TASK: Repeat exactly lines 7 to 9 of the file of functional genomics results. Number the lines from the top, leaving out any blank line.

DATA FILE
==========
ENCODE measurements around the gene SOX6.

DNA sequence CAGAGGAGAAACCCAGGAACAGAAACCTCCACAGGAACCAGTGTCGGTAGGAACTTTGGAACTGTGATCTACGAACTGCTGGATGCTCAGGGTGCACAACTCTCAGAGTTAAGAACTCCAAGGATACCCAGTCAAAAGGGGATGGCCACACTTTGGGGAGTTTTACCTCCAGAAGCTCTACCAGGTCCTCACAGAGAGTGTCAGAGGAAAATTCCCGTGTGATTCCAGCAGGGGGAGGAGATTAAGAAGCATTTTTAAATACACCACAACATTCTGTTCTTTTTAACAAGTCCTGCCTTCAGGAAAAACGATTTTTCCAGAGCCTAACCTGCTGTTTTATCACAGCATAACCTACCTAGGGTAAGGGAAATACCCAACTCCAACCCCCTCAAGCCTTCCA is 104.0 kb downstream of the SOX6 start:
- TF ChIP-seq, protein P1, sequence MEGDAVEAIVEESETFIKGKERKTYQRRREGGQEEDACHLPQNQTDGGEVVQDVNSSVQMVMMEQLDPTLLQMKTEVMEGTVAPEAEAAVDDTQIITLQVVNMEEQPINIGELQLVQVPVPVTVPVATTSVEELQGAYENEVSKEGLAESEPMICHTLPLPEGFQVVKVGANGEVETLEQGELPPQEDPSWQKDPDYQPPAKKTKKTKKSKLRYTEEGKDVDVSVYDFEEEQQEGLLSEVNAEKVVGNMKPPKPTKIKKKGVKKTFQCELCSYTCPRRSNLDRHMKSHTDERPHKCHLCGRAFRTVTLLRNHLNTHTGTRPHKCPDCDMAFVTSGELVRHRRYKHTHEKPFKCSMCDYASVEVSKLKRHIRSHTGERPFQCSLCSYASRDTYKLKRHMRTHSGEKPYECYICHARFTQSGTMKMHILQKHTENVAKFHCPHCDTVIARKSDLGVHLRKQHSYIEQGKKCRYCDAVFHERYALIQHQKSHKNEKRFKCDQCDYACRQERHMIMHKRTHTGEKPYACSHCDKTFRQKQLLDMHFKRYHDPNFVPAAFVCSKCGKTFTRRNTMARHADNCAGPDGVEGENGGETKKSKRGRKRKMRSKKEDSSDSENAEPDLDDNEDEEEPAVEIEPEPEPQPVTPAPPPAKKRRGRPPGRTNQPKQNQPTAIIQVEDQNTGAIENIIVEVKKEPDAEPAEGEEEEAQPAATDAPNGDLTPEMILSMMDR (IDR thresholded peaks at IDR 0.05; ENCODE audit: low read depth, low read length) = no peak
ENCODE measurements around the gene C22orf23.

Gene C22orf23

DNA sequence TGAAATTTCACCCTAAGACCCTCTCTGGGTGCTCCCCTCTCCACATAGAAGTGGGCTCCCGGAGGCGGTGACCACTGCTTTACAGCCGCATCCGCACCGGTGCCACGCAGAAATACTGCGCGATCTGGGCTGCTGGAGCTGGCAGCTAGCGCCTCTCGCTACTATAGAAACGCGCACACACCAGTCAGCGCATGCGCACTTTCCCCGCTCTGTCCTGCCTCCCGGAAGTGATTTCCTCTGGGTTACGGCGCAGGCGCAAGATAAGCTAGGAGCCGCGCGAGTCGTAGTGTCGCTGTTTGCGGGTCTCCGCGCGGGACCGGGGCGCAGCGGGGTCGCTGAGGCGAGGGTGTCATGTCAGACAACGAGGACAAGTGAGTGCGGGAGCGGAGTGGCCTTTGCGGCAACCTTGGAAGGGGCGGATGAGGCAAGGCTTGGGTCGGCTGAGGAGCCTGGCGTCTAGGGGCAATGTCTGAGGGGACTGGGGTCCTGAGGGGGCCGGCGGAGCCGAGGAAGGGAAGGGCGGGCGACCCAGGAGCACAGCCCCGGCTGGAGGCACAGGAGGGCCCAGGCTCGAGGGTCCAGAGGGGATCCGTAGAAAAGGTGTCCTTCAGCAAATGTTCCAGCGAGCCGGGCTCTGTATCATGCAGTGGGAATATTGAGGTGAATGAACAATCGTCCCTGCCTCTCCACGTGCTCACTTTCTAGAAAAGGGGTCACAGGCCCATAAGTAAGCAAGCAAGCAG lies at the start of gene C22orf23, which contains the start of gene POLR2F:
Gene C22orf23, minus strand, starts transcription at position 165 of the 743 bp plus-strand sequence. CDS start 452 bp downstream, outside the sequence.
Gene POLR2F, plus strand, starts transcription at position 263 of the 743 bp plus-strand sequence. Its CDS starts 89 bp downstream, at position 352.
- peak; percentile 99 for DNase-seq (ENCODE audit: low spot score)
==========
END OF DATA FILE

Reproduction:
Gene C22orf23, minus strand, starts transcription at position 165 of the 743 bp plus-strand sequence. CDS start 452 bp downstream, outside the sequence.
Gene POLR2F, plus strand, starts transcription at position 263 of the 743 bp plus-strand sequence. Its CDS starts 89 bp downstream, at position 352.
- peak; percentile 99 for DNase-seq (ENCODE audit: low spot score)